Breaking Blue: Bomb Squad and Investigations Unit
Spending three hours on Tuesday and Thursday evenings with the Douglas County Sheriff’s Office (DCSO) has become a welcome weekly occurrence. This session would not be dull nor disappoint.
Lieutenant Joel White, a former member of the DCSO Bomb Squad who was recently promoted to the Investigations Unit, led the class.
The Bomb Squad is one of the more active units at DCSO – training regularly, responding to approximately 30 calls per year, and teaching the community what to do in the event of a bomb threat. Bomb Squad technicians are highly specialized, trained police officers equipped with the skills and ability to locate and deactivate bombs, sometimes using robots.
To be a member of any Bomb Squad is distinguishing. There are currently only 3,100 bomb technicians throughout the country who have this unique specialization, and there are fewer than 350 Bomb Squads accredited throughout the U.S. that are recognized by the FBI.
DCSO’s Bomb Squad has a commander and five technicians who are all certified explosive breachers. Its mission is to work with the multi-agency response teams to provide “a safe, high-speed and dynamic form of breaching that will help to ensure a safe ending to a violent situation,” according to the DCSO website.
The Bomb Squad is on call 24 hours per day, seven days per week and must be available to respond anywhere in the county. The officers are prepared to respond to hazardous devices, improvised explosive devices (IEDs) and suspicious packages. The Bomb Squad recently responded to a pipe bomb incident at a Safeway in Littleton.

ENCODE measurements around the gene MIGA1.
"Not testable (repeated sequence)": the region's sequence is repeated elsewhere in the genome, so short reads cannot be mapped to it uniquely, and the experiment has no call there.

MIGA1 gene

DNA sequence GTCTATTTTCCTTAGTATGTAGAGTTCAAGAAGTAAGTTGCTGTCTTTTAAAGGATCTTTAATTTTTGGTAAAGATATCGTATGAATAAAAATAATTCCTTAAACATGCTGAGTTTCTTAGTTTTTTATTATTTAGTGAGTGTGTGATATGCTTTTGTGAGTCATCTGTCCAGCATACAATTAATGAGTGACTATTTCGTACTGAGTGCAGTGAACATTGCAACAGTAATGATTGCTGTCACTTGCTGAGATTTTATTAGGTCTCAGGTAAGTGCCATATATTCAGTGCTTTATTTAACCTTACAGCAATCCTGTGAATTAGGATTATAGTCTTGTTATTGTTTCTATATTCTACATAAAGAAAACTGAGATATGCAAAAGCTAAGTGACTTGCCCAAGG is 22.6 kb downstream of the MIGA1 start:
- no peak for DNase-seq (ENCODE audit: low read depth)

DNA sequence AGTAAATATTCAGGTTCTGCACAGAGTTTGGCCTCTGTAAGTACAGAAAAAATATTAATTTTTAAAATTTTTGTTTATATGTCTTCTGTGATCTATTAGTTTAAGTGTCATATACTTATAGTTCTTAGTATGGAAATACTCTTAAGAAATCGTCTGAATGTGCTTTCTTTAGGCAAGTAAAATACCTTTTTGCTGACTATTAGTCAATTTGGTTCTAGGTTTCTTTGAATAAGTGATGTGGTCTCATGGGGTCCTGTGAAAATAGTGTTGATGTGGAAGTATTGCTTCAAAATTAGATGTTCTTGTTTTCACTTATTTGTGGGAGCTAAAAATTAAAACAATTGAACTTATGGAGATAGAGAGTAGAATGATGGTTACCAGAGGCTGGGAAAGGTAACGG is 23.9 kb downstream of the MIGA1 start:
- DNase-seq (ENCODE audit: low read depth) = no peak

The Investigations Unit has two divisions: Major Crimes and Special Investigations. The Major Crimes team covers financial crimes, crimes against persons (which includes missing persons and runaways) and cold cases. The Special Investigations unit addresses property crimes (which includes auto theft), drug trafficking and criminal intelligence (using and sharing digital forensics).
The Major Crimes Division handles thousands of pieces of evidence per year. “Homicides in the last several years have a 100% clearance rate, and we only have 10 unsolved homicide cases dating back to 1971,” according to White.
Last year, the Investigations Unit solved a 40-year-old cold case using Investigative Genetic Genealogy (IGG). IGG is a technique that combines genetic testing with traditional genealogical research to generate investigative leads in unsolved violent crimes.
Helene Pruszynski, an aspiring journalist, was brutally murdered in 1980 making national news. Her body was found at what is now Cherry Hills Community Church, and the area where she was located is revered in her memory.
The case lay dormant until the revolution of at-home DNA kits like Ancestry and 23andMe. Detectives today take DNA from unsolved crimes and upload samples to an open-source database like GEDMatch. GEDMatch, in turn, will potentially produce a list of results which could include relatives related to the DNA sample. With some old-fashioned detective work and the DNA tree, DCSO was able to find Pruszynski’s killer and arrest him in Florida.
Join us again next month as we continue our Breaking Blue series and we learn about the Detention Division and the Special Operations Rescue Team.
Article by ViVi Somphon, photo courtesy of DCSO